Weekly Digest

Bigger than the Roman Empire

Lorenzo La Posta

11 December 2018

It is common belief that bigger is better, but at Momentum we do not always endorse that.

One of our functions is to choose which managers to trust our clients’ capital with: manager selection is not a scientific process, there is not a unique set of rules to “evaluate them all” and parameters to analyse are countless. Among these, we consider size (be it of the strategy, the investment team or the firm) to be a meaningful factor.

At the peak of its power in 117 AD, the Roman Empire had grown to encompass an area of over 5 million square kilometres, included more than 20% of the world’s entire population with territories comprised of what today are 48 states ranging from England to Egypt and from Portugal to Iraq. However, such a vast, diverse and widespread territory was hard to control, not to mention managing problems such as integration, stability and borders’ defence. Rome had grown too much for its strength to remain unaffected; the Empire lost control and slowly collapsed, surrendering to barbarian invasions, civil wars and plagues. This excessive size doomed one of the strongest empires ever and it is our opinion it can often be a detractor to the performance of investment strategies as well.

As assets invested in a strategy grow, it becomes harder for managers to be as nimble as they need to as they face higher indirect trading costs such as market impact and liquidity issues. Additionally, large assets strongly limit the ability to invest in smaller companies or to properly express views in certain sectors or regions. Therefore, overgrown funds are not able to replicate the same investment process that attracted assets in the first place and they inevitably end up drifting towards more liquid securities or looking more benchmark-like. Clearly every strategy is unique and investment conditions change continuously, so capacity can only be estimated on an ad-hoc basis and never without uncertainty, but rigorous capacity management is necessary to avoid performance erosion and style drift.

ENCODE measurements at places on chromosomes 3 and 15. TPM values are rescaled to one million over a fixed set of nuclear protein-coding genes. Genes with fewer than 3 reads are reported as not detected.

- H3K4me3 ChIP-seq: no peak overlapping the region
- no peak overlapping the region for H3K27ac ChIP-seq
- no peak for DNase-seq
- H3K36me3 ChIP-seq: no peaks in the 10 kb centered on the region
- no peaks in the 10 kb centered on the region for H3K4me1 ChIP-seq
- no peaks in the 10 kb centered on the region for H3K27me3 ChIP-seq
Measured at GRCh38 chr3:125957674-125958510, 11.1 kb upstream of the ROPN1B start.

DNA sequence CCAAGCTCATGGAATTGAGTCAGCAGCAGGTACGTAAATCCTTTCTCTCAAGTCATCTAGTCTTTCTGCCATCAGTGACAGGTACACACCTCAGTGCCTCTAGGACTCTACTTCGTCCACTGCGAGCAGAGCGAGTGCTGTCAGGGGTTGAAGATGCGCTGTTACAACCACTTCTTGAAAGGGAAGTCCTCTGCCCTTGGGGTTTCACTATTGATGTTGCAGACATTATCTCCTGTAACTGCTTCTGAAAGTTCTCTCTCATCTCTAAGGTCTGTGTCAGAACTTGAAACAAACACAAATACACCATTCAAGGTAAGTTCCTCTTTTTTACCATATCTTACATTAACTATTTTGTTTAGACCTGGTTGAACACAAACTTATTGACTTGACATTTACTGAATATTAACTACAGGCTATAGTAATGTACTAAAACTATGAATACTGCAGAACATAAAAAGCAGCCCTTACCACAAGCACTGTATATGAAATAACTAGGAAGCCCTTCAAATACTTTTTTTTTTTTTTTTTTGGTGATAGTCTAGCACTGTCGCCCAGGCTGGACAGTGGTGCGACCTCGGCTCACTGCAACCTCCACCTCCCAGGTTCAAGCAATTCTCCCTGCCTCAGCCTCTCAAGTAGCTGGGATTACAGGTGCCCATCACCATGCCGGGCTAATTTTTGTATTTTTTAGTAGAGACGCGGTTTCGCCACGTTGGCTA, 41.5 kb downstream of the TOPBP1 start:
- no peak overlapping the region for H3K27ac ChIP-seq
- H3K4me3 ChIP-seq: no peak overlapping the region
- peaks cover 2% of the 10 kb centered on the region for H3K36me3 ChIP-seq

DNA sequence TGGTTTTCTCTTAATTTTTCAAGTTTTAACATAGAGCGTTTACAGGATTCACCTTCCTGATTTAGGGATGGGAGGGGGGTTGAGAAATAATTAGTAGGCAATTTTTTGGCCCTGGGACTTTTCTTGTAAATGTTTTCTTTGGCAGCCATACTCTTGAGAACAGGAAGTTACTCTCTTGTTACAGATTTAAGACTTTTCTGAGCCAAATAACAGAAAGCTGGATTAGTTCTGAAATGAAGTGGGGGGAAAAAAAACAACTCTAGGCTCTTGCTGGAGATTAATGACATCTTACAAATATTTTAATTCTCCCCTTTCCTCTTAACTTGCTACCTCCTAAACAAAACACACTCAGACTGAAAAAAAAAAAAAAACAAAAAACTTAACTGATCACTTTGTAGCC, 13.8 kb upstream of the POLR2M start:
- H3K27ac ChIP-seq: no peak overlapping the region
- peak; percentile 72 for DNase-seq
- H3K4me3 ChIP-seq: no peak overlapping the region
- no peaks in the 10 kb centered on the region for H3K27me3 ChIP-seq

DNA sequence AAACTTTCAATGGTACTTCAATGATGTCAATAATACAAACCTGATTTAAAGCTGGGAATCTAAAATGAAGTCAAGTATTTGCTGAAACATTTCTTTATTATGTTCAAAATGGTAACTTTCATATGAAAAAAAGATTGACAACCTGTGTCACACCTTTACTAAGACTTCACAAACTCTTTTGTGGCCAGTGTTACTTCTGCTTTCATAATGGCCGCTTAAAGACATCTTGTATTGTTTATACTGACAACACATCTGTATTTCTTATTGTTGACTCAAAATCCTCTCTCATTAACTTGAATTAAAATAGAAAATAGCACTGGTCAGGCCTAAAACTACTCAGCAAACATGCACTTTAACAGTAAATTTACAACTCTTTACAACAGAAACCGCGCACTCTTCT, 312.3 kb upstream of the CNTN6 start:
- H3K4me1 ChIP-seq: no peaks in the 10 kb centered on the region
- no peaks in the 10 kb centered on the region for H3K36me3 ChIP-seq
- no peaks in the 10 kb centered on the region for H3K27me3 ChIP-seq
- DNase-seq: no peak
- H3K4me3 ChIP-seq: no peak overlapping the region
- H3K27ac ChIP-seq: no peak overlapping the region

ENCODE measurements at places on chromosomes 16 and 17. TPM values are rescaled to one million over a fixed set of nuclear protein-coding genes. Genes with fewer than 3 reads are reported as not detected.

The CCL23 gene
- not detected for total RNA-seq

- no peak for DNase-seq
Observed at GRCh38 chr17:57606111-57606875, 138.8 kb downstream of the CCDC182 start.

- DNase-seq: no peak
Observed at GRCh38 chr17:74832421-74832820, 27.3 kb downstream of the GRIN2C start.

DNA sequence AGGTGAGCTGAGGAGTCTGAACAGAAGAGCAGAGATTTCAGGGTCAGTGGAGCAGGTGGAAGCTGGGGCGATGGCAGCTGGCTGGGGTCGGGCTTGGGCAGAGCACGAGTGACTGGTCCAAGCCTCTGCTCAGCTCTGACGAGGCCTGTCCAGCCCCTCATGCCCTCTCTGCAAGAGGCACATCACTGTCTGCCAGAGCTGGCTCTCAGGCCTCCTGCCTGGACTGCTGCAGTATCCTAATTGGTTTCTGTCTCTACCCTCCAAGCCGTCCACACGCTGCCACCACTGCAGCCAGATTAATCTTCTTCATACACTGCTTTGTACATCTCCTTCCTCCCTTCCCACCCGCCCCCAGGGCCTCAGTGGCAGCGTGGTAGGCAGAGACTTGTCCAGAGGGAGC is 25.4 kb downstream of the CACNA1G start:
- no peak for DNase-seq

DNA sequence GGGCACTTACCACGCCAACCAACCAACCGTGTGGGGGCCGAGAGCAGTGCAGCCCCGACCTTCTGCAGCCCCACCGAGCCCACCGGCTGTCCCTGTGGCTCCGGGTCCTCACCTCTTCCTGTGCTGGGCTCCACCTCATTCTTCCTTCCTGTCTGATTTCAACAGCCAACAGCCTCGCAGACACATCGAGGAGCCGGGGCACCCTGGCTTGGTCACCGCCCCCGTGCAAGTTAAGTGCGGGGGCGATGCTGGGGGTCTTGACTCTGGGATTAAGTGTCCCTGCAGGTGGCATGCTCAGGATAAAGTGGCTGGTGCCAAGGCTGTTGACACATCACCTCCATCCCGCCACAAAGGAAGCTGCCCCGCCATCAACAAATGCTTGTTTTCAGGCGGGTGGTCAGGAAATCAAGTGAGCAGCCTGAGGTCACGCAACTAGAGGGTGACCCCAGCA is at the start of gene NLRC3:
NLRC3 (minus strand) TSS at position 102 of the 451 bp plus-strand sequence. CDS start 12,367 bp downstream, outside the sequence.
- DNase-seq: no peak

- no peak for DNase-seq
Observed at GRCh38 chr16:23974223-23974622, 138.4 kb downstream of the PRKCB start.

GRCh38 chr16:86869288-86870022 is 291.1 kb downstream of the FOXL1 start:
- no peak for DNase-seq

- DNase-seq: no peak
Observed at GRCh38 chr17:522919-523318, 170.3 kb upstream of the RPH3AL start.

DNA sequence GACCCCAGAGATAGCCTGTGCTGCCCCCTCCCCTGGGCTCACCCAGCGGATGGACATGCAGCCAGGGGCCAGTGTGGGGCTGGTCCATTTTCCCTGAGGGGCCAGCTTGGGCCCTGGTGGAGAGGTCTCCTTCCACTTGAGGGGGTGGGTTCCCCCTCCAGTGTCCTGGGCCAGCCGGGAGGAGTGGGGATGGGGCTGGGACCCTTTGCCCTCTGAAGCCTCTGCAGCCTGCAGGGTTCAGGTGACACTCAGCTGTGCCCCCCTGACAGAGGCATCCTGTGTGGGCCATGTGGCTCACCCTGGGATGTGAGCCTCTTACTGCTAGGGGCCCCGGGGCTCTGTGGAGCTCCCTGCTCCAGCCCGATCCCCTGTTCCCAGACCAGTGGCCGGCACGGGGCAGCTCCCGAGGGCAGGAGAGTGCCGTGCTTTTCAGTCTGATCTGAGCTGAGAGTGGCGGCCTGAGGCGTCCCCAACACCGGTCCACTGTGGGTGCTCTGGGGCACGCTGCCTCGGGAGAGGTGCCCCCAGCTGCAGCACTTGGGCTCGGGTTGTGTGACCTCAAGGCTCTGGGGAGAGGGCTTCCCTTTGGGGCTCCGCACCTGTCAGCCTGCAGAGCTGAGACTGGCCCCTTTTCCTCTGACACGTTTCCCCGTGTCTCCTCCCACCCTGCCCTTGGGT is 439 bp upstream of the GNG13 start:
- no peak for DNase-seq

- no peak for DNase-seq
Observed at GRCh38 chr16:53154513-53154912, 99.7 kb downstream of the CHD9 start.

When evaluating investment teams, what we generally find to be most effective are small teams with sufficient resources whilst avoiding the dispersion and the lack of direct responsibility that we often observe in oversized teams. Focus is key and when information is spread across too many people, decision makers struggle to have a complete understanding while analysts miss the bigger picture. Concerning firms, we simply do not believe there are any firms that can be the best at everything. Rather, there are many smaller asset managers specialised in specific asset classes or strategies as much as in the larger companies there could be a small number of highly valuable teams. Our ability to invest in as many managers as we want enables us to pick just the “best of breed” within each component of our portfolios.

These are no hard rules, rather guidelines we have often found to be adding value in the investment process. We typically build higher conviction in specialised firms, where portfolio managers are also analysts with alignment to long-term performances rather than assets under management. How to measure and quantify the above characteristics is not an easy task and one must not be too simplistic when trading size off with the many advantages of being instead large (among many, a better structure for passive solutions and large scale products), but it is an important factor that we believe having a significant impact on investment returns despite being often overlooked or misunderstood by others.

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